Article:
The “oil price downturn is now deeper and longer than any of the previous downturns since 1970,” according to Morgan Stanley.
Martijn Rats and his team at the investment bank say oil is now in “uncharted territory”, in a note sent to clients on Monday.
The bank warned in an August note that the current oil price crisis could eclipse the 1986 slump, but writes in today’s note that it looks like it’s already worse than that. As a result, there are “no other periods that are useful guides to the future.”
Here’s the bank (emphasis ours):
Although we recognised this risk, we ultimately expected that an oil price downturn worse than the one of 1986 — by any measure the worst in the last 45 years — would not materialise: spare capacity is currently much thinner, oil demand increased strongly last year, and we expected capex cuts to impact supply at some point.
Still, this has proved to be too optimistic — no floor in oil prices has been found so far. By now, oil prices have fallen deeper and for longer than in any downturns since 1970, including the 1986 cycle.
The price of oil has been plummeting since mid-2014, as OPEC nations led by Saudi Arabia flood the market in a bid to try and drown out US producers.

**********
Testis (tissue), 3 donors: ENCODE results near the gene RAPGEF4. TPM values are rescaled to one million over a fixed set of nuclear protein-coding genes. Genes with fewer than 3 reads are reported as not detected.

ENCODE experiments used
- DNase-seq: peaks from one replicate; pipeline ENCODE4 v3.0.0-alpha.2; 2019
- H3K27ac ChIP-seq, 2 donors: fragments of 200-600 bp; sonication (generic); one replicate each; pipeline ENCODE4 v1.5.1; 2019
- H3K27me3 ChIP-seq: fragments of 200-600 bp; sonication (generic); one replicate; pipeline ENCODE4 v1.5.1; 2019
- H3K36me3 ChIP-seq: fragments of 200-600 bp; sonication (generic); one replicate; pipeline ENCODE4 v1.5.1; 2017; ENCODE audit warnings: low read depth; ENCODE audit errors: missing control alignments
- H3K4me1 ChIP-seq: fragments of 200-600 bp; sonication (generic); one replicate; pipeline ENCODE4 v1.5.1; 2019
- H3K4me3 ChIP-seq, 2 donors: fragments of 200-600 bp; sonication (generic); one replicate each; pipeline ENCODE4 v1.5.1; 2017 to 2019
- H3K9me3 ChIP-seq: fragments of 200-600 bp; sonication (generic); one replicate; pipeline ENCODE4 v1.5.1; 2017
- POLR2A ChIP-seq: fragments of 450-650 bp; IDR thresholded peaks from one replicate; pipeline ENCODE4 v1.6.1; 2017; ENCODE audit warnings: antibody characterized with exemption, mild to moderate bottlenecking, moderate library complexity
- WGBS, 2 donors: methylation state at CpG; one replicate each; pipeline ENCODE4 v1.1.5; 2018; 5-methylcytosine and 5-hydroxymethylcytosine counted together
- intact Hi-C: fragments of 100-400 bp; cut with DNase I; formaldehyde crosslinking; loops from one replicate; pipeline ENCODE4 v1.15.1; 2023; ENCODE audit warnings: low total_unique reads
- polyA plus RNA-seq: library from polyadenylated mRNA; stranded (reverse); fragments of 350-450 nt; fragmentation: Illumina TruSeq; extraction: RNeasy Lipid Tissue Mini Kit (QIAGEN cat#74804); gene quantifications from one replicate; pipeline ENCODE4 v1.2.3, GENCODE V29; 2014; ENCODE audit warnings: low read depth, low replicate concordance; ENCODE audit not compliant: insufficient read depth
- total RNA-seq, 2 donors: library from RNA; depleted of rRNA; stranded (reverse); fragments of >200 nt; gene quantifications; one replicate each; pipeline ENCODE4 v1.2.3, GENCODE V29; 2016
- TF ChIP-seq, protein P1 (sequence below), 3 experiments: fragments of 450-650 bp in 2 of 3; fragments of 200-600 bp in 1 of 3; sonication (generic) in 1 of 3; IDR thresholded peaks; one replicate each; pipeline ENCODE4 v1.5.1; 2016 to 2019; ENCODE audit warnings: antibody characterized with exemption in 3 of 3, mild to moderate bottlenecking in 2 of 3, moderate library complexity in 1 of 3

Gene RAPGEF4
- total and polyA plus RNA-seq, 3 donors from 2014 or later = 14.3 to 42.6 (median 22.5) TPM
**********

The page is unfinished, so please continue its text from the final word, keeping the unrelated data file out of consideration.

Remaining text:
Morgan Stanley says it doesn’t foresee any “meaningful upturn” in the price for at least 6 months. The bank says:
A quick end does not appear to be in sight either: OPEC continues to produce “at will”, Iran could increase exports in coming months if sanctions are eased, risk to exports from Libya are skewed to the upside, and the end of the export ban in the US makes elevated inventories in the Lower 48 available globally. Moreover, demand is likely to decelerate given the brittle outlook for economic growth, particularly in emerging markets, and our house view calls for continued dollar strength, which has weighed on oil prices throughout this downturn.
The bank is cutting earnings forecasts for oil and gas companies by between 30% and 70%. Morgan Stanley says dividend cuts are possible “but remain highly unlikely for the Majors.” The bank believes capital expenditure across the industry will fall for the second year in a row for the first time since 1987.
Morgan Stanley’s bleak prognosis for oil comes as Bank of America Merrill Lynch cuts its target price for oil this year.
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